It may be possible that Sauber and Wehlein may be championship contenders in 2018 or 2019, if Honda sorts out the gremlin on the current spec of the power unit and make the requisite step forward as a result by 2018 or 2019. The Honda power unit has made it into Q3 on a number of occasions this season and have had a number of top ten race finishes. You may say Alonso had a lot to do with it or the Mclaren chassis was mostly the reason, but one can also say he did it with a Honda engine ahead of Mercedes, Ferrari and Renault powered cars. Which suggest that the real progress of that power unit is not being properly appreciated.

    I don't think there are many realistic alternative options available to Mclaren without taking an equivalent level of risk besides sticking with their partnership; although with a stiff upper lip and letting Honda work through the problems and challenges, but deliver the goods in a reasonable timeframe. An emotional decision to run to Mercedes or start a new project with another engine provider without recent hybrid experience is no guarantee that Mclaren would work its way back to the front of the grid. What is reasonably clear is that Honda power unit has made alot of progress forward from the back of the grid into the thick of the midfields. A good guess is that the Honda power unit has not been run at full wack yet due to its poor reliability and design fragility. I think there is potentially more time in that engine and it would be daft for Mclaren to dump their partnership at this juncture. Ron Denis' instinct may be right but needs time to mature.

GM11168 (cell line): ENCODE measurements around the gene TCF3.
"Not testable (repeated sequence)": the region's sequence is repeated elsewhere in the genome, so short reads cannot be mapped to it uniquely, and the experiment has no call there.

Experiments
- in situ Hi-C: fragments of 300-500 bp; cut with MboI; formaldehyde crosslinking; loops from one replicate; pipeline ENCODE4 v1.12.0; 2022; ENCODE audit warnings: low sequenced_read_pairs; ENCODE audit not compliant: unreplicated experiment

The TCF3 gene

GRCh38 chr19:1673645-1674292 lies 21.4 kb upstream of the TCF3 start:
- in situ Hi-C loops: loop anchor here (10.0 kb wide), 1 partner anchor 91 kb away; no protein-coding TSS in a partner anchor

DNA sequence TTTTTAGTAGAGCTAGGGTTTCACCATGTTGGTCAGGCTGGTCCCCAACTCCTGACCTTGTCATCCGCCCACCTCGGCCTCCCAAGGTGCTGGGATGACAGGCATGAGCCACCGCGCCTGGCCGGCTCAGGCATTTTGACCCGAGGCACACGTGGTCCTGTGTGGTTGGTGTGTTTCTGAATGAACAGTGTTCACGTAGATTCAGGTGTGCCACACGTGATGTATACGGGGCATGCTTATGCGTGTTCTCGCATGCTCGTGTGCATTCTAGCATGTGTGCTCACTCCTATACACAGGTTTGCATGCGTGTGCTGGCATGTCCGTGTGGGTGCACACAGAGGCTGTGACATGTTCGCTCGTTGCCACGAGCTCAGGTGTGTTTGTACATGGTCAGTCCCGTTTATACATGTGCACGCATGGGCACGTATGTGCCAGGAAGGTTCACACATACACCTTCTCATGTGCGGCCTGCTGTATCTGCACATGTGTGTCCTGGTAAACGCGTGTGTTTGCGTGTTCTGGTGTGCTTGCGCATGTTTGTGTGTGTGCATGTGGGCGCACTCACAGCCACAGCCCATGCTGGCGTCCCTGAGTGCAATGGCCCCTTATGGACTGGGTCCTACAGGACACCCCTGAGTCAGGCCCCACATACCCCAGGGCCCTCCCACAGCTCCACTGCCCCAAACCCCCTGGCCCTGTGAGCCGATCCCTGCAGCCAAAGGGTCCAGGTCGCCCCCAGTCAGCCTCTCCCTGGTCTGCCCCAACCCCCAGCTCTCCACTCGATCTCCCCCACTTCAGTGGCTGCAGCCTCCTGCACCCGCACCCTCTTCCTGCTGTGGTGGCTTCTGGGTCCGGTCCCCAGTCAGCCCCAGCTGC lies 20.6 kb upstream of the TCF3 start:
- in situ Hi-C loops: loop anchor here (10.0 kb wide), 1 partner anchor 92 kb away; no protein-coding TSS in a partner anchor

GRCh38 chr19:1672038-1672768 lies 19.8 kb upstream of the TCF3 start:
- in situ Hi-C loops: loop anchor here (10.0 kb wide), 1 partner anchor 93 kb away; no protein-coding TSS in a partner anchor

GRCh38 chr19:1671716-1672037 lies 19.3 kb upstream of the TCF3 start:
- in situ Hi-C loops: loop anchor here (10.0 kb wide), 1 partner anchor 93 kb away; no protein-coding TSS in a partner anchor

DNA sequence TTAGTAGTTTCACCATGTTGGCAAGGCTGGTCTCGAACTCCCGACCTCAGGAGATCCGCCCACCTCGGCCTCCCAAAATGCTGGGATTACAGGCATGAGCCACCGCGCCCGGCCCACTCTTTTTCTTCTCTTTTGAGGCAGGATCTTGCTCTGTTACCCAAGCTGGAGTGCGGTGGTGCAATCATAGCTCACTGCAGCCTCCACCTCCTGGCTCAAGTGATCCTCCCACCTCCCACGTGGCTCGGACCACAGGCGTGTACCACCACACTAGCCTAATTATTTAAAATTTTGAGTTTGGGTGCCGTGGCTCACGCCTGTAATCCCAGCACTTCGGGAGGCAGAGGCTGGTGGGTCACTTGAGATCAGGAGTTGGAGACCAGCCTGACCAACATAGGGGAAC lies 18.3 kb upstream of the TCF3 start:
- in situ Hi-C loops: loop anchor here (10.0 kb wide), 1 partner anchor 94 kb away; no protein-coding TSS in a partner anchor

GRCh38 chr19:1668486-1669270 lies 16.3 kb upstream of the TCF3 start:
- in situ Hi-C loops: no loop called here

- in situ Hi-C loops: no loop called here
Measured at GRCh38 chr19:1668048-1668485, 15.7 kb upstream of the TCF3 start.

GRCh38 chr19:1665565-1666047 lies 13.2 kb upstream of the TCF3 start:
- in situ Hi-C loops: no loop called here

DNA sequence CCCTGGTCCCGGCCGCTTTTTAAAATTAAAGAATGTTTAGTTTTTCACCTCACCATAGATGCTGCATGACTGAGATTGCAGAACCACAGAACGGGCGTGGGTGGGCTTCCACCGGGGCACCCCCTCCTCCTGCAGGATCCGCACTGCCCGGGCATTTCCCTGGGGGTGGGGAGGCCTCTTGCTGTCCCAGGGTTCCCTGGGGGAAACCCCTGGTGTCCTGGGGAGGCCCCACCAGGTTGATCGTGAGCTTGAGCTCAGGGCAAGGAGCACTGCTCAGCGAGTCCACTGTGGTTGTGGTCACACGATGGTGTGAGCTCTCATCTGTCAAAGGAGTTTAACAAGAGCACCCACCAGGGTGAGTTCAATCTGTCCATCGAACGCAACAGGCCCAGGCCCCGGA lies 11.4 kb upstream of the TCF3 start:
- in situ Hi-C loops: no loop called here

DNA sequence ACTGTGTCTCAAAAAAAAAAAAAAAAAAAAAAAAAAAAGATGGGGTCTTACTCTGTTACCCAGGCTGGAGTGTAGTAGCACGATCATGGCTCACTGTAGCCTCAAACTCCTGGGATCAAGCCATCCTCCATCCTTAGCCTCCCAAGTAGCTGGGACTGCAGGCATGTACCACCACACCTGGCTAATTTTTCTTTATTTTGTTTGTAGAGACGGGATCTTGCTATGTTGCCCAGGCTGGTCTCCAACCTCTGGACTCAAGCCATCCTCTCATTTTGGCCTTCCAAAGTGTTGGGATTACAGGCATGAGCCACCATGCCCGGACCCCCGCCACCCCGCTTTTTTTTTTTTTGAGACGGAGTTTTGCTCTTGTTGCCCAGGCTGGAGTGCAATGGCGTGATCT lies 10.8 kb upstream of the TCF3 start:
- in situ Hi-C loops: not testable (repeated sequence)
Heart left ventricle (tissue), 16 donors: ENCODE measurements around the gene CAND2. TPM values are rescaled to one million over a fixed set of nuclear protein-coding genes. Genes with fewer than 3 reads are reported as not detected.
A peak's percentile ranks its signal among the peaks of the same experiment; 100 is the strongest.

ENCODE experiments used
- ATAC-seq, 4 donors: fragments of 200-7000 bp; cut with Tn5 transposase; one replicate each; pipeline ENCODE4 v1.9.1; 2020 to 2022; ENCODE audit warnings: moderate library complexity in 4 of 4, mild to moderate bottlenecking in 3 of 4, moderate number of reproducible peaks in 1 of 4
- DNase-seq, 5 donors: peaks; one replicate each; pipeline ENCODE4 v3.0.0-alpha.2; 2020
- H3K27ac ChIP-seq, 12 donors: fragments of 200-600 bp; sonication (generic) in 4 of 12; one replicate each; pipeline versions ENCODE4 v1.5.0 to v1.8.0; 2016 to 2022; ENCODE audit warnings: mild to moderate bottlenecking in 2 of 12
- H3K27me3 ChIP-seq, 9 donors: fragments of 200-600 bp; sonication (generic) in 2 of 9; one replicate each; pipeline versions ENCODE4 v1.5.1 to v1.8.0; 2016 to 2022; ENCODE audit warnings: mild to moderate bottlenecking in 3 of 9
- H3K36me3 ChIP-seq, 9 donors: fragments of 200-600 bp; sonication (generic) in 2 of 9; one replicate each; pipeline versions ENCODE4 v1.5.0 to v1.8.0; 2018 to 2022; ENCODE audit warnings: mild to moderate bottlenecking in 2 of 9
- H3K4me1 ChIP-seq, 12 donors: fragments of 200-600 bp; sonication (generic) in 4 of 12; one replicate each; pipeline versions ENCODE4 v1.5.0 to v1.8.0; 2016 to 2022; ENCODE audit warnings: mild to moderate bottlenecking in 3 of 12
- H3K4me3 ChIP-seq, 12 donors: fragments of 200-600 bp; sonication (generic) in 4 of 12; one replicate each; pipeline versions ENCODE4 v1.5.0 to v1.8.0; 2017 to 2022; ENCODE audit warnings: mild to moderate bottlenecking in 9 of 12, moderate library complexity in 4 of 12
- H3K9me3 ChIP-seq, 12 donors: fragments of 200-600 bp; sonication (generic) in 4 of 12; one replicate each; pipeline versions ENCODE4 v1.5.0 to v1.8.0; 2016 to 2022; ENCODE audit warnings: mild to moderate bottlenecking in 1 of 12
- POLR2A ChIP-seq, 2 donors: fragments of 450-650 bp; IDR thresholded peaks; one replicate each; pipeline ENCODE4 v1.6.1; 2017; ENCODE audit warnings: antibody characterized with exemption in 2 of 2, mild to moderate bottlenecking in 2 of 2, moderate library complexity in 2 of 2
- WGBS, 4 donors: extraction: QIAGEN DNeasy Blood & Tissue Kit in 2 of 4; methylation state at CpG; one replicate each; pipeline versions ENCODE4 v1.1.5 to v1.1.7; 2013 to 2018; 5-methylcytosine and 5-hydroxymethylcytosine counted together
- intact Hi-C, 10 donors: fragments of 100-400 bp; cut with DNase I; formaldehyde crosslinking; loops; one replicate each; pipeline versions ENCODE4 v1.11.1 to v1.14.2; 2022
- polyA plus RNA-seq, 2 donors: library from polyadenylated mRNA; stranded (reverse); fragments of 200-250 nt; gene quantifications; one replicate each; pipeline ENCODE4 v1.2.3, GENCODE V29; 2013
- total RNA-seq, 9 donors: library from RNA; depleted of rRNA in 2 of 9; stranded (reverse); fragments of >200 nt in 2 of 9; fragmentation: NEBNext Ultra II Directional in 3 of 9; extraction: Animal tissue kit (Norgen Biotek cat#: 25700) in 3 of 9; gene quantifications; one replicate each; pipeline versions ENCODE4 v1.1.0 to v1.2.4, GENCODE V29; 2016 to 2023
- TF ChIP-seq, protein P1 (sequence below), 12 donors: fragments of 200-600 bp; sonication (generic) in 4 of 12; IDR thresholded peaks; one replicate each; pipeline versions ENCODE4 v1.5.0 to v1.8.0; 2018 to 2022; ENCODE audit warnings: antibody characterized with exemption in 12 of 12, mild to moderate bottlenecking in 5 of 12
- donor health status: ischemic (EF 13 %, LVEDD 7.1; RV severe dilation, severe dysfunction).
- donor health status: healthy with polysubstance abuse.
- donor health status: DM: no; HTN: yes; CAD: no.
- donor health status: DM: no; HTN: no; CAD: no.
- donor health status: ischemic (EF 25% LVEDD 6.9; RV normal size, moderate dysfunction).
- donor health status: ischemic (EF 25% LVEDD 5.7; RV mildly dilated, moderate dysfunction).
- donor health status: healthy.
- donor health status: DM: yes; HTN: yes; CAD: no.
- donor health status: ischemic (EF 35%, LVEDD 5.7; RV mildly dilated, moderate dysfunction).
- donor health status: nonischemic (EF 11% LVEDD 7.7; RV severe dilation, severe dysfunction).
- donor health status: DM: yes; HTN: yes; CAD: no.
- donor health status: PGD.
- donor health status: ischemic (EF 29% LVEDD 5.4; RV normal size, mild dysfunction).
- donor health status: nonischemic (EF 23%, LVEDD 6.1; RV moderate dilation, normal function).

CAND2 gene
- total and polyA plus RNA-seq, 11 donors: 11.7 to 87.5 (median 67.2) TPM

That said, one has to draw the line somewhere. Is now such a time to draw the line?

    That said, Redbull are faced with the same dilemma. Renault needs time to get the engine where it needs to be.

    Well, just one rambling man's thought on the matter.
    Last edited by Nitrodaze; 20th June 2017 at 18:41.
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  2. #2